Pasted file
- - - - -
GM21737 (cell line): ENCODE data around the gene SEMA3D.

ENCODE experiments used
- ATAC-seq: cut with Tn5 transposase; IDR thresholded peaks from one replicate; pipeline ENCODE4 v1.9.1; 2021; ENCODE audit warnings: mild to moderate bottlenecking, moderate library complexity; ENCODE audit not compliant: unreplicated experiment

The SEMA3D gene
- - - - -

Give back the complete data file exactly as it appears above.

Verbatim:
GM21737 (cell line): ENCODE data around the gene SEMA3D.

ENCODE experiments used
- ATAC-seq: cut with Tn5 transposase; IDR thresholded peaks from one replicate; pipeline ENCODE4 v1.9.1; 2021; ENCODE audit warnings: mild to moderate bottlenecking, moderate library complexity; ENCODE audit not compliant: unreplicated experiment

The SEMA3D gene